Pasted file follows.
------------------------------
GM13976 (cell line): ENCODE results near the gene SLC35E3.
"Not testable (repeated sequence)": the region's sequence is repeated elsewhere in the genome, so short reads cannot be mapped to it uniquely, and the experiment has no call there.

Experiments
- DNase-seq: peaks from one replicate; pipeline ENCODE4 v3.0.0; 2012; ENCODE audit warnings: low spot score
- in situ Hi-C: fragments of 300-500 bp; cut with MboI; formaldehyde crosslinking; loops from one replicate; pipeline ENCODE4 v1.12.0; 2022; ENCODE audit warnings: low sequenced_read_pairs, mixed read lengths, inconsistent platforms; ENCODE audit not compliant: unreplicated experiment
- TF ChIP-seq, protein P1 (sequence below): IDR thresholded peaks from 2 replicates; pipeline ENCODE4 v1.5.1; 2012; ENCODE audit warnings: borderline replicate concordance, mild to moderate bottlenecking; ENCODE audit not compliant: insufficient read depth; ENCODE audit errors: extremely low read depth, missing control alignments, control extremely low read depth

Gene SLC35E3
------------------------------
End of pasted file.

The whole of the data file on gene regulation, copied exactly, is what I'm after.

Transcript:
GM13976 (cell line): ENCODE results near the gene SLC35E3.
"Not testable (repeated sequence)": the region's sequence is repeated elsewhere in the genome, so short reads cannot be mapped to it uniquely, and the experiment has no call there.

Experiments
- DNase-seq: peaks from one replicate; pipeline ENCODE4 v3.0.0; 2012; ENCODE audit warnings: low spot score
- in situ Hi-C: fragments of 300-500 bp; cut with MboI; formaldehyde crosslinking; loops from one replicate; pipeline ENCODE4 v1.12.0; 2022; ENCODE audit warnings: low sequenced_read_pairs, mixed read lengths, inconsistent platforms; ENCODE audit not compliant: unreplicated experiment
- TF ChIP-seq, protein P1 (sequence below): IDR thresholded peaks from 2 replicates; pipeline ENCODE4 v1.5.1; 2012; ENCODE audit warnings: borderline replicate concordance, mild to moderate bottlenecking; ENCODE audit not compliant: insufficient read depth; ENCODE audit errors: extremely low read depth, missing control alignments, control extremely low read depth

Gene SLC35E3